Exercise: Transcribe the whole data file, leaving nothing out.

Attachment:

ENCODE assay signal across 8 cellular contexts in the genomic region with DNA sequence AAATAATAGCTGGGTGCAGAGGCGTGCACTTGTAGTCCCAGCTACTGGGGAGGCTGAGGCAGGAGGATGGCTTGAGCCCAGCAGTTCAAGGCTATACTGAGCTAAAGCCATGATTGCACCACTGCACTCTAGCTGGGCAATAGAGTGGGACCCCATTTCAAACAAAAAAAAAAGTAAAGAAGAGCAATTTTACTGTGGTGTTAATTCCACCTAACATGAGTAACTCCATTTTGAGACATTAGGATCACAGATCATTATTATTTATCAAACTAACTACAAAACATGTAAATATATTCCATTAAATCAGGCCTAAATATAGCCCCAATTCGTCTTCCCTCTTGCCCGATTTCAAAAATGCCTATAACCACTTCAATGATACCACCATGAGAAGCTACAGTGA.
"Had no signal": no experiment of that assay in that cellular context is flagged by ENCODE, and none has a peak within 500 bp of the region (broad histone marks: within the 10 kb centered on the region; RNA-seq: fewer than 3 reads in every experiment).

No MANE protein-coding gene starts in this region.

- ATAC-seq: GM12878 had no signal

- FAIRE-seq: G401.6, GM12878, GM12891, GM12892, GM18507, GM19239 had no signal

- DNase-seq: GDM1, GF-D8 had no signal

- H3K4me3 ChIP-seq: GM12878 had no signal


ENCODE assay signal across 8 cellular contexts in the genomic region with DNA sequence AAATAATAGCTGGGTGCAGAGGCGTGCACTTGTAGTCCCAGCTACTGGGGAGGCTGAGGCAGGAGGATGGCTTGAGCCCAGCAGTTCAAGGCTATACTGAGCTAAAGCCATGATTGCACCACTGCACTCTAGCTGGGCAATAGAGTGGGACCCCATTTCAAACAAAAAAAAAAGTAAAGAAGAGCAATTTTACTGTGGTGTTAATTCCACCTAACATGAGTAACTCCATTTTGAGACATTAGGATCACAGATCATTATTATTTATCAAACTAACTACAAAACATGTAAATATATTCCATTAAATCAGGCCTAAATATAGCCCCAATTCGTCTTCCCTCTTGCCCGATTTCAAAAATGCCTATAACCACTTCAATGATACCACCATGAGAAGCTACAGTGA.
"Had no signal": no experiment of that assay in that cellular context is flagged by ENCODE, and none has a peak within 500 bp of the region (broad histone marks: within the 10 kb centered on the region; RNA-seq: fewer than 3 reads in every experiment).

No MANE protein-coding gene starts in this region.

- ATAC-seq: GM12878 had no signal

- FAIRE-seq: G401.6, GM12878, GM12891, GM12892, GM18507, GM19239 had no signal

- DNase-seq: GDM1, GF-D8 had no signal

- H3K4me3 ChIP-seq: GM12878 had no signal